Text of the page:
March 29 vs. Farmington: 9-6 loss
HRV had 12 hits; Danny Romero and Bofferding teamed up on the mound in the effort; Walker led the team with three hits while Beam and Ward had two apiece; Beam and Colesar each had two RBI; HRV scored two in the first, one in the fourth and three in the fifth to overcome a five-run first inning from Farmington and force extra innings. Farmington scored three in the ninth to nab the win.
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Parkdale third graders sing "12 Disaster Days of Christmas"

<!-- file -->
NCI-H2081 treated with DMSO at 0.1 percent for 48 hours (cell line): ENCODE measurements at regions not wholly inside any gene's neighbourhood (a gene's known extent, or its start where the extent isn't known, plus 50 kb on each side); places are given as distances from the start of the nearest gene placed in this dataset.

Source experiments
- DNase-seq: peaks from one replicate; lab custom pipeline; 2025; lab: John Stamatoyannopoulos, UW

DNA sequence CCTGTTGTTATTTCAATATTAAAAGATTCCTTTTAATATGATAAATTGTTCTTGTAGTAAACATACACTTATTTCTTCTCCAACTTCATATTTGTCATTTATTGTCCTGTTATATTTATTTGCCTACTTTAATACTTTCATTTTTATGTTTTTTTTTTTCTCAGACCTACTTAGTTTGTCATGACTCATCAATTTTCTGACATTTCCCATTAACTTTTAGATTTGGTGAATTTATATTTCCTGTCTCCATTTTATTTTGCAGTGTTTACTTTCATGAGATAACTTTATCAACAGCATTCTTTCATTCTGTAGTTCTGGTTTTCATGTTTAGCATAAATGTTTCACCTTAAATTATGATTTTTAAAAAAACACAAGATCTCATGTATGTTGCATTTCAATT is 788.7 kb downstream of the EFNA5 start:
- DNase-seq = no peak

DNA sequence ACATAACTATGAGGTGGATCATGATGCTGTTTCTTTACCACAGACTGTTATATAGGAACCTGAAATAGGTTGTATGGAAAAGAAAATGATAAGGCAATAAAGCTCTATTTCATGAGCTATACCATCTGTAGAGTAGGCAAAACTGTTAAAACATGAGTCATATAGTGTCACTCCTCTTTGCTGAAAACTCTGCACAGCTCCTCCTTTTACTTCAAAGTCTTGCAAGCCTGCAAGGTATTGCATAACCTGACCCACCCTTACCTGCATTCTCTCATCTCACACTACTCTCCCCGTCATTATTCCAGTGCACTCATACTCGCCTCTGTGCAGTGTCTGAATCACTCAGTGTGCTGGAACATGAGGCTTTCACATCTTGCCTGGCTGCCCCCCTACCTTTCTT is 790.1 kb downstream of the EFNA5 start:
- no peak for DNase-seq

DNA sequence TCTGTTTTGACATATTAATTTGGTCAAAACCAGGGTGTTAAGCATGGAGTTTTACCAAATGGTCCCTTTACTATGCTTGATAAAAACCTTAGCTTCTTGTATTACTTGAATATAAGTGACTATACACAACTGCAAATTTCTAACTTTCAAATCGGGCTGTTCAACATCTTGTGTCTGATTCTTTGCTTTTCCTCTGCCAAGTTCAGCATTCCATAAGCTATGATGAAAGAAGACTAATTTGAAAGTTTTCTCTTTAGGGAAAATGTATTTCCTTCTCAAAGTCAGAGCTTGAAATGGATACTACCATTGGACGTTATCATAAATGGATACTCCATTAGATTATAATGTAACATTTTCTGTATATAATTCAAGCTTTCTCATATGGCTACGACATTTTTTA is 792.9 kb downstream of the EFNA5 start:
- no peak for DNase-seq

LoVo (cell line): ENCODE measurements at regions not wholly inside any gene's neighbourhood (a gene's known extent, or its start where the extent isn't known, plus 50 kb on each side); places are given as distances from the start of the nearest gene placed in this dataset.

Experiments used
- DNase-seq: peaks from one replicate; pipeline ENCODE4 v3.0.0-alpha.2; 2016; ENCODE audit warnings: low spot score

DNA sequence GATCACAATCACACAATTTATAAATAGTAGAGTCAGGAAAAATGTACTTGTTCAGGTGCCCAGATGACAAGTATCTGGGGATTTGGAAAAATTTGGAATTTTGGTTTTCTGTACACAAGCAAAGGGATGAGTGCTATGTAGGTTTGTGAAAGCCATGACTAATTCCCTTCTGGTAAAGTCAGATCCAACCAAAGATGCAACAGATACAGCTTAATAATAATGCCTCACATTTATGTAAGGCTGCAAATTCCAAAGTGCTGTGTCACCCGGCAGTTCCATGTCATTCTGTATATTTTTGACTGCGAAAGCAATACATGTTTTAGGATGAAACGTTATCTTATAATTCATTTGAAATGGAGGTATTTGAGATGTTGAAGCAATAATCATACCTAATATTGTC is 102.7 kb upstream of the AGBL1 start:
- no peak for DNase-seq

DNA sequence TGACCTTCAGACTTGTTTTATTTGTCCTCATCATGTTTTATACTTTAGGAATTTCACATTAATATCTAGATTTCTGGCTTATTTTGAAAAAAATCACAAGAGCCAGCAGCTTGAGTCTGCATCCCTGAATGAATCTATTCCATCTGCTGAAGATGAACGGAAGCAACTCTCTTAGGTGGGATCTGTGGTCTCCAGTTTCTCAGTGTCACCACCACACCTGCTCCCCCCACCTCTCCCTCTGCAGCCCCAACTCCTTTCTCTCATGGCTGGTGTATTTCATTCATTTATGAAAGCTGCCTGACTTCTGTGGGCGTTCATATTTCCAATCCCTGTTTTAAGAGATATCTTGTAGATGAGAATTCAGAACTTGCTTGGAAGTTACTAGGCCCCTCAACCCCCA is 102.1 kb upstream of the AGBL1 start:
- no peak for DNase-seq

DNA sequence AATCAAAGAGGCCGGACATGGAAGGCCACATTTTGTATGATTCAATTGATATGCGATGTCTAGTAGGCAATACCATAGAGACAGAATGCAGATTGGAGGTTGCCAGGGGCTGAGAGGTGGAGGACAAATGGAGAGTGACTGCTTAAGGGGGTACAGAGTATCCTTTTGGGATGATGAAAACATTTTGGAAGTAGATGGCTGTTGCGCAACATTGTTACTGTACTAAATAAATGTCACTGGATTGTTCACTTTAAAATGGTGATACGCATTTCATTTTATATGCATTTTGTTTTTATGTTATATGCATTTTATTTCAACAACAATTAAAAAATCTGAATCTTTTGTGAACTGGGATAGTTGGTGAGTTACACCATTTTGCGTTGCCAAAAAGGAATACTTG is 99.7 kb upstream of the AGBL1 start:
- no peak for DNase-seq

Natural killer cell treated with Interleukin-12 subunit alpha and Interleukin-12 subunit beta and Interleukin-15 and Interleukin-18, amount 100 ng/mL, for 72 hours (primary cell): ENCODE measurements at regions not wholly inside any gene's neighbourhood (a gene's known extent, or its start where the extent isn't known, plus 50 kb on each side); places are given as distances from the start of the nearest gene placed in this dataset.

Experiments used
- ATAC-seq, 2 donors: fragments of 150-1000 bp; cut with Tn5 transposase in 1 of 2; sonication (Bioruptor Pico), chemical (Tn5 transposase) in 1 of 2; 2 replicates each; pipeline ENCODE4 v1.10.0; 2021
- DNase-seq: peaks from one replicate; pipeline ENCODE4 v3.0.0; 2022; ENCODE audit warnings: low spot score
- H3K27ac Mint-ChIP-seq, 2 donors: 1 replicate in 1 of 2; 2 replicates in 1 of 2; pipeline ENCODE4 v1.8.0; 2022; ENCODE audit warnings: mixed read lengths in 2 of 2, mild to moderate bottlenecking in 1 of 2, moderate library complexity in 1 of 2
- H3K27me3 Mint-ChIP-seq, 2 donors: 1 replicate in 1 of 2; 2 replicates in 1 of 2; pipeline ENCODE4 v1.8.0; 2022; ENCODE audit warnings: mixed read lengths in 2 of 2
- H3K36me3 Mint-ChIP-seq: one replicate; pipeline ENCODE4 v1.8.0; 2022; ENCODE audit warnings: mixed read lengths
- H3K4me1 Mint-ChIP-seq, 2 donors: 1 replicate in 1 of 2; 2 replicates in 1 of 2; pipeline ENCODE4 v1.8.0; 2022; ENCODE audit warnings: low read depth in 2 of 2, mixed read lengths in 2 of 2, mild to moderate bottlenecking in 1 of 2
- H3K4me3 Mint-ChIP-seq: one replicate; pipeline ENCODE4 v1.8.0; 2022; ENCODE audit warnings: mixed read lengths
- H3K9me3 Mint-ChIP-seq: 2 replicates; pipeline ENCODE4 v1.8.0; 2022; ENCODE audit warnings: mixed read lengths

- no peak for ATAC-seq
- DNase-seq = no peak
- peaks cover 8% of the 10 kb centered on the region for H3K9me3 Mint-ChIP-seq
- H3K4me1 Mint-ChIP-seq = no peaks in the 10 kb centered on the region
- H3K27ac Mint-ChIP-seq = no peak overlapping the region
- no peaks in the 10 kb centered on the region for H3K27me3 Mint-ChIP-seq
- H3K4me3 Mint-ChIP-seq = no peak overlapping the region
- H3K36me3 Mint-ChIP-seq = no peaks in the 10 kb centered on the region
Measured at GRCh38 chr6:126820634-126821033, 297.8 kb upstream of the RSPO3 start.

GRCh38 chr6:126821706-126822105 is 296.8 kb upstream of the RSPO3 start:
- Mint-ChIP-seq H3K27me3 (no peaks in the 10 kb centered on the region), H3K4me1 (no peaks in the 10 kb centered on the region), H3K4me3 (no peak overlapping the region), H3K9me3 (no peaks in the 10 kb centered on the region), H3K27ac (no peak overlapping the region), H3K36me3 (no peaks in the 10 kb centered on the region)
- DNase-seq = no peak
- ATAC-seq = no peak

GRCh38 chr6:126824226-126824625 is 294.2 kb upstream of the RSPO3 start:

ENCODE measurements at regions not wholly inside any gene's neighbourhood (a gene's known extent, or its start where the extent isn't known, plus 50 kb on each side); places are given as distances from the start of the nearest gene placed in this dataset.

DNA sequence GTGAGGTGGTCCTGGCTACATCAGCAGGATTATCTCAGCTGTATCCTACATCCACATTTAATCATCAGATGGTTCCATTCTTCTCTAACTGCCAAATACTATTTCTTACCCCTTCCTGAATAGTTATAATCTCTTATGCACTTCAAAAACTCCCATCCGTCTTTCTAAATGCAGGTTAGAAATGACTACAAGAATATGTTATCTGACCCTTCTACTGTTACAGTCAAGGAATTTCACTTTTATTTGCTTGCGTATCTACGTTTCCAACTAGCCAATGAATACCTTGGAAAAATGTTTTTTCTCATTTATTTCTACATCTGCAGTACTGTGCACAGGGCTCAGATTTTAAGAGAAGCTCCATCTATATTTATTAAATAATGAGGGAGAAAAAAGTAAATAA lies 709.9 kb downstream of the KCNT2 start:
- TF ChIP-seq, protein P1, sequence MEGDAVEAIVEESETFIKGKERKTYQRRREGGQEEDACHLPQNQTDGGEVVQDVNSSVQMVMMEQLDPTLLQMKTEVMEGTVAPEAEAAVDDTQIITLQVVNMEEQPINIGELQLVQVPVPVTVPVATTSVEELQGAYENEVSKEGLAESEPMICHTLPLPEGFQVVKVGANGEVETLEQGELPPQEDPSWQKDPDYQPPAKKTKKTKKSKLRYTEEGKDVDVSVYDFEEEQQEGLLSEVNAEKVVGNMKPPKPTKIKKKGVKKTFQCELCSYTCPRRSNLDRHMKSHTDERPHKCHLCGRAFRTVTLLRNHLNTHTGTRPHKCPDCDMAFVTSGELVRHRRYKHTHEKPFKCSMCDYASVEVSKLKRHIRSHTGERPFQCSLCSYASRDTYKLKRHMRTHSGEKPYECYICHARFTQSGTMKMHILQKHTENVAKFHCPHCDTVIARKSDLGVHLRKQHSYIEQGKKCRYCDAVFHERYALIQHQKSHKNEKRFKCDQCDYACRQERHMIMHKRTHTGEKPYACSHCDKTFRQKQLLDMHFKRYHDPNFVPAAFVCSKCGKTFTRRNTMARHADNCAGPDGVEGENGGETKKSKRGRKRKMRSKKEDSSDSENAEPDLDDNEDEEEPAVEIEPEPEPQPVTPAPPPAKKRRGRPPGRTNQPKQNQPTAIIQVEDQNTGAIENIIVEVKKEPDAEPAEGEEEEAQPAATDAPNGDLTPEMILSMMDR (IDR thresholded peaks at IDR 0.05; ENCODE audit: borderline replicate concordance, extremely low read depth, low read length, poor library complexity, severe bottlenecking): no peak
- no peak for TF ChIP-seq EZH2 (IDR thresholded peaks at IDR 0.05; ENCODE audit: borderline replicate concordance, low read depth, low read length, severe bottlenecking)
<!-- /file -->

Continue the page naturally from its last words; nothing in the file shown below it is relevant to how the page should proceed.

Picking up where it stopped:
Welcome to your sing-able Christmas gift list. What follows is an emergency rendition of “12 Days of Christmas” – for outfitting your home or car in case of snow storm, earthquake, flood or other emergency. Read it as a simple list, or sing it to the tune of “12 Days” – you know, as in “ … and a partridge in a pear tree…” Not to make light of it, but the song is a familiar framework for a set of gift ideas that you could consider gathering together, even if the recipient already owns items such as a bunch of coats, tire chains and flashlights. Stores throughout the Gorge are stocked up on all these items. Buying all 12 days might be prohibitive, but here are three ideas for checking any of the dozen off your list (notations follow, 1-12.) The gift items needed to stay warm, dry and safe are also coded to suggest items in your abode (A) in your car (C) or both (B). 12 Gallons of Water (A) 11 Family meals (B) 10 Cans of propane (A) 9 Hygiene bags (B) 8 Packs of batteries (A) 7 Spare coats (B) 6 Bright red flares (C) 5 Cozy blankets (B) 4 Tire chains (C) 3 Flashlights (B) 2 cell phone chargers (B) 1 And a crush-proof first aid kit (B) Price ranges? Here’s a few quotes for days Three, Two, Four and Nine: n A family gift of flashlights (three will run $15-30, Hood River Supply, Tum-A-Lum) n Cell phone chargers (two will run $30-60) n Tire chains (basic set, $30, Les Schwab, returnable if unused for the winter) n Family meals ($100 or so should cover the basics for three or four reasonably well-fed days) n The home kit should be kept in a handy place near an exit, and remember that water needs to be replenished every few months. If you have a solid first aid kit already, switch out the gift idea with “and-a-sto-o-u-t- tub-for it-all …” Otherwise, it’s a case of assembling your home or car kits and making sure all members of the family know what the resources are and how to use them (ie flares and propane). Emergency situations are at worst life-threatening, at best deeply uncomfortable if you and your family are left without power for an extended period, or traveling and find yourself in a situation where you need to wait out a storm, lengthy traffic delay, or other crisis. Notes on the 12 gift ideas: 12 – Gallons of water: that’s one per person in a four-member family to last for three days, the recommended minimum to be prepared for utility outages. 11 – Easy-open packaged goods, energy bars, dried food and nuts are good things to include for nutrition. Think of what your family of four needs for three days to stay fortified and hydrated (see number 12). Can-opener also recommended 10 – If you have a propane camping stove, keep extra fuel handy. 9 – Hygiene bags: put packaged moistened towelettes, toilet paper, and plastic ties in large garbage bags (for personal sanitation) Resource list courtesy of Hood River County Emergency Management, Barbara Ayers, manager/ 541-386-1213. The county also reminds residents to Get a Kit, Make A Plan to connect your family if separated, and Stay Informed. See www.co.hood-river.or.us to opt-in for citizen alerts. Enlarge